Companies can demand exemptions if they do not find a sufficient number of local candidates for a particular skill or job role, but this claim may be rejected by relevant government officials if they doubt its validity. Employers may also be directed to train local youth in the required skills in the event of insufficiently eligible candidates.
Deputy CM Mr Chautala also explained about the provision in the law under which Information Technology (IT) firms and start-ups established after January 15 this year will be exempted from the law for the next two years.
What are the legal constraints regarding this?
Job Reservation Bills or laws for domicile have also been announced in other states including Andhra Pradesh, Madhya Pradesh and Jharkhand. The Jobs Quota Bill passed in the Andhra Pradesh Assembly in 2019, reserving three-fourths of private jobs for local people, was challenged in the state’s High Court, which said “it may be unconstitutional”.
The petition, filed by the state’s industry associations in the Haryana and Punjab High Court, challenges the constitutional validity of the law, arguing that it is in violation of Article 19 of the Indian Constitution, which guarantees the right to liberty, including residence and settlement. is included. in any part of the Indian territory and practice any profession, occupation or trade. The petition also states that the Act violates Article 14 (equality before law) and Article 15, which prohibit discrimination on various grounds such as religion, race, caste, sex or place of birth.
They also argued that the reservation was being introduced through the “sons of the land” policy, which violated the constitutional rights of both employers and employees to work anywhere in the country. Further, the petitioners also pointed out that jobs in the private sector are based “purely” on the “skill and analytical inclination” of the employee.
Legal commentators such as Supreme Court lawyer Colin Gonsalves have been quoted by The Wire as describing the law as “unconstitutional”, saying that the domicile requirement was “overwhelming” by 75%.
The question of permissibility also arises if the case of Indira Sawhney v Union of India is considered, where the Supreme Court in 1992 capped the limit of reservation in public sector jobs to 50%. Legal experts have said that one can then argue that the reservation limit for employment in the private sector should not exceed the prescribed employment for public services.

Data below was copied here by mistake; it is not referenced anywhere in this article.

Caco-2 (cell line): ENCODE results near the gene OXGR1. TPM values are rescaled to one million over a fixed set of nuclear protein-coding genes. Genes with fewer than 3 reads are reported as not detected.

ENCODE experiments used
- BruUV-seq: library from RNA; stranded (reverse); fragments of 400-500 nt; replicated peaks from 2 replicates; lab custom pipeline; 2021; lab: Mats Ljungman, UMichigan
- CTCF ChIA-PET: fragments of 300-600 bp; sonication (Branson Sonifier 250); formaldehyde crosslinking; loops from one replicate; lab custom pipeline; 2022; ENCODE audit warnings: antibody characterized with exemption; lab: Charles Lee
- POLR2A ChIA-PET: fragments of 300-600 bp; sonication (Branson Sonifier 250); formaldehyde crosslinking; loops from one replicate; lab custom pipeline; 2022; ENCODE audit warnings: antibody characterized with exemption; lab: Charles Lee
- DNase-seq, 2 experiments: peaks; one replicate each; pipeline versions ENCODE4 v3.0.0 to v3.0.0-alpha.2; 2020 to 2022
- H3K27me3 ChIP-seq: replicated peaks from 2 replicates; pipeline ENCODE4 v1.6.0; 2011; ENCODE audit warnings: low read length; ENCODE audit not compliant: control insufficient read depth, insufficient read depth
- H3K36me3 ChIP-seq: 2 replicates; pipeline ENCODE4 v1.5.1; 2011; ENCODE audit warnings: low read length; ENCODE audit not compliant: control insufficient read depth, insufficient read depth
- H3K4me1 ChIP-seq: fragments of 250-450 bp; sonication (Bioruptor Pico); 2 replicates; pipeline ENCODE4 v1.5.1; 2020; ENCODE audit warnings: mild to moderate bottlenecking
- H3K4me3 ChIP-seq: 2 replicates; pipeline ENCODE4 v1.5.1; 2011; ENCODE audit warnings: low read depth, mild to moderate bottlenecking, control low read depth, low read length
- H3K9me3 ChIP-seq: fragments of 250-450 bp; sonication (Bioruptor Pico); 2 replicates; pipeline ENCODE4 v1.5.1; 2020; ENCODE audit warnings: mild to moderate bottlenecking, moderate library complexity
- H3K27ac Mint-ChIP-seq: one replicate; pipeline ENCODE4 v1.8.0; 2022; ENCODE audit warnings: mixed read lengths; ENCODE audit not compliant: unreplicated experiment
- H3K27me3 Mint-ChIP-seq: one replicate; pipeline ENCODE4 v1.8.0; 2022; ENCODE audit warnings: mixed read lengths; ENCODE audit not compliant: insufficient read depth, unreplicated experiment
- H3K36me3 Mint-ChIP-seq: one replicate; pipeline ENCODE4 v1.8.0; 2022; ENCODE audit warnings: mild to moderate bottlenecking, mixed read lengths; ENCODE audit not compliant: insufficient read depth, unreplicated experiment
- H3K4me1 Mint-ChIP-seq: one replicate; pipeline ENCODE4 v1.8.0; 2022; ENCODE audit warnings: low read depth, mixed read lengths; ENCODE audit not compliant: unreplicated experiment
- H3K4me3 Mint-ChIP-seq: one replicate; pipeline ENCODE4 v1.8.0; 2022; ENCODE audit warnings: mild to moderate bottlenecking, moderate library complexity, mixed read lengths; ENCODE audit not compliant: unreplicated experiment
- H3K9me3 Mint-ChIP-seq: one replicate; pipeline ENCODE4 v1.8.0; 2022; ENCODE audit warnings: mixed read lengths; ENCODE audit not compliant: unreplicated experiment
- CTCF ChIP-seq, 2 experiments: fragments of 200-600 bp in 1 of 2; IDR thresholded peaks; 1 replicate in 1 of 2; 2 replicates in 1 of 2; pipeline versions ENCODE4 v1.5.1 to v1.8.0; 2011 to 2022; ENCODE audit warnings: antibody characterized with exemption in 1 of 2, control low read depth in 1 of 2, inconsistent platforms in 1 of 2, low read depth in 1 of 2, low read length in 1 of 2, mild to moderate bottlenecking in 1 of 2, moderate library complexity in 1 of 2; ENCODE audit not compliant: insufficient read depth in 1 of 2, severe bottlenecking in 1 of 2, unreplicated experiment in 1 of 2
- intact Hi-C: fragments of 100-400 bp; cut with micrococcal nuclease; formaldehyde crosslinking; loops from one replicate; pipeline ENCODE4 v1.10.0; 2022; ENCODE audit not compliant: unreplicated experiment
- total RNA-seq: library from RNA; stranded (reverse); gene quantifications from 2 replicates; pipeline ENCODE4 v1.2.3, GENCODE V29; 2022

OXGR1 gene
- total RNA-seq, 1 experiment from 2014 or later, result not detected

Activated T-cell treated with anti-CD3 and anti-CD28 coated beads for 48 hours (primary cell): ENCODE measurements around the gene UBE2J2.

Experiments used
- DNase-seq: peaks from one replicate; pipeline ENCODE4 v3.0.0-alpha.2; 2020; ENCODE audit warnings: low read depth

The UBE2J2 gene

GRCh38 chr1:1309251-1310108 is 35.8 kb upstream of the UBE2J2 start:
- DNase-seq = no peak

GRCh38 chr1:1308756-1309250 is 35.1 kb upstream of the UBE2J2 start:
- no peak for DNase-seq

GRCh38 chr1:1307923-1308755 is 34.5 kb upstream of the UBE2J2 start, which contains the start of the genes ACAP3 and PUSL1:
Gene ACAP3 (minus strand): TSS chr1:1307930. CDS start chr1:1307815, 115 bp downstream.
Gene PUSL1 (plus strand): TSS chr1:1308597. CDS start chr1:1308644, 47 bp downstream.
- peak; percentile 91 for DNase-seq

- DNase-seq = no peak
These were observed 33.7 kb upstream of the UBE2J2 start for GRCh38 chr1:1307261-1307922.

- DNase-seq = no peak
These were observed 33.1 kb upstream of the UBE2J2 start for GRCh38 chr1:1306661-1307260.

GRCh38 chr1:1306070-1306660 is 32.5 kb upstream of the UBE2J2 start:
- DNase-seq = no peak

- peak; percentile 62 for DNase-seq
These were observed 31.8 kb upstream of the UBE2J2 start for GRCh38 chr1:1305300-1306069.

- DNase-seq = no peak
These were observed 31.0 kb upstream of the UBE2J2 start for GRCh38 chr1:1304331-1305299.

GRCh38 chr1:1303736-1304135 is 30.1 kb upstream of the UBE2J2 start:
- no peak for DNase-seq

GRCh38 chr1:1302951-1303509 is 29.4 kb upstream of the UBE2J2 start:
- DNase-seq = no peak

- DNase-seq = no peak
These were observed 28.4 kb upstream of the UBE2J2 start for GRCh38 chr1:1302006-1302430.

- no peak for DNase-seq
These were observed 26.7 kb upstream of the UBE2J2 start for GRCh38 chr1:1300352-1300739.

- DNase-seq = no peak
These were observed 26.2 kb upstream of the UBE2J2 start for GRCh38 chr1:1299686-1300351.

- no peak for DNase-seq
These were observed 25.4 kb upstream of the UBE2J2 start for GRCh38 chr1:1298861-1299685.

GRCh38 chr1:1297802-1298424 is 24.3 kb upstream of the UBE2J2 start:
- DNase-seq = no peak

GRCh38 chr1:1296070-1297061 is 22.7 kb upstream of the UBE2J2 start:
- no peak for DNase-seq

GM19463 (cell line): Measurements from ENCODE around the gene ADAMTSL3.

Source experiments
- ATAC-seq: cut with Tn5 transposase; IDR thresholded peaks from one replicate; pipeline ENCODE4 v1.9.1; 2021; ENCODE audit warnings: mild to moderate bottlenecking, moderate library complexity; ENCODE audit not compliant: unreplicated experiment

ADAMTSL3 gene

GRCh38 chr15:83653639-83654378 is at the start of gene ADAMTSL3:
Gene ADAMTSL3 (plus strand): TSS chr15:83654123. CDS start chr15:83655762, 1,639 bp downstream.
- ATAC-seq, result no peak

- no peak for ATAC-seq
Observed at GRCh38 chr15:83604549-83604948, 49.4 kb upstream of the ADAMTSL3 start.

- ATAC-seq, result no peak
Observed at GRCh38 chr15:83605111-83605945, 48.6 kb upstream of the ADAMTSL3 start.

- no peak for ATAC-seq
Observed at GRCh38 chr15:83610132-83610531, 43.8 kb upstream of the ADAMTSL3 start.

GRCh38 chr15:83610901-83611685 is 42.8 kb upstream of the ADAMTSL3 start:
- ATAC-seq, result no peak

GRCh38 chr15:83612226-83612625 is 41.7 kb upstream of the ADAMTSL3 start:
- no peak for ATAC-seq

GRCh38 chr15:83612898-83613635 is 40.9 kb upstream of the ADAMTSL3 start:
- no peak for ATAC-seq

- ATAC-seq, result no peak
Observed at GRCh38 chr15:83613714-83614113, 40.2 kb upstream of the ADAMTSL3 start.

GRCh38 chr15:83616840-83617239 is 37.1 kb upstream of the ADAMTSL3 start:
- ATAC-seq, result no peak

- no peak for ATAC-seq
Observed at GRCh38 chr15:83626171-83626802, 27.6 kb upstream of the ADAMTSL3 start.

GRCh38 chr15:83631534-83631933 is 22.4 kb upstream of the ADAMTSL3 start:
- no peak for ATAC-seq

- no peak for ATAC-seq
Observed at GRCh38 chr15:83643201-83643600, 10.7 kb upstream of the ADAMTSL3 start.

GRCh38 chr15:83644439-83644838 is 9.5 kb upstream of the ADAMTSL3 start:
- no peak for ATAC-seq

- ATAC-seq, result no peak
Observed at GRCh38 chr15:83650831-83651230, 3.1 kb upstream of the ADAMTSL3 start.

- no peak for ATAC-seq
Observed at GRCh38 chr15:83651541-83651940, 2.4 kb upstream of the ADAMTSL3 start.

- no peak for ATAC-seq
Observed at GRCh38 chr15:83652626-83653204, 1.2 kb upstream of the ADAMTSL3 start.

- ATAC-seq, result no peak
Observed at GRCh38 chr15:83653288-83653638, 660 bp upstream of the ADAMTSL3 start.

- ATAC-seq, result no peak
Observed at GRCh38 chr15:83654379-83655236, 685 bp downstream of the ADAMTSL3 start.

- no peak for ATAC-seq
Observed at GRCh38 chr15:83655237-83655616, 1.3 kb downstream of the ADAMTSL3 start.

Why are industrialists apprehensive?
Industrialists and industry bodies have expressed dissatisfaction with the law as they fear that it will affect the competitiveness of private businesses by artificially controlling their internal workings. Industrialists have said that apart from increasing the compliance burden on the employers, it will also affect the ease of doing business in the state.
The Federation of Indian Chambers of Commerce and Industry (FICCI) has said that the law will “cause disaster” for private investment in the state and hamper industrial growth.
Manmohan Gaind, general secretary of Manesar Industries Welfare Association, an industry body in the state, had earlier told The Hindu that the law was “too short-sighted for the political class”, adding that almost all workers in MSMEs were covered under ₹. 30,000 wage bracket and given that such industries tend to hire and let workers on demand, it will not always be possible to find local workers when the need arises.
What is the government’s reasoning?
Emphasizing that it has industry support barring a few institutions, the Haryana government has said that this law will benefit the youth of the state.
It submitted in the High Court that the law has been brought in to “protect the right to life/ livelihood of the people residing in the State”, adding that the Act was rooted in the problem of rising unemployment in Haryana.
“Industrialization and urbanization in the state has led to large-scale land acquisition, resulting in reduced growth and employment opportunities in the agriculture sector,” the government said, arguing that the law would create new jobs for local youth.
It has also said that the law will help reduce the dependence of businesses on migrant workers, pointing out that Maruti Udyog Ltd., one of the largest industries operating out of the state, “doesn’t even have 20% employees from Haryana”.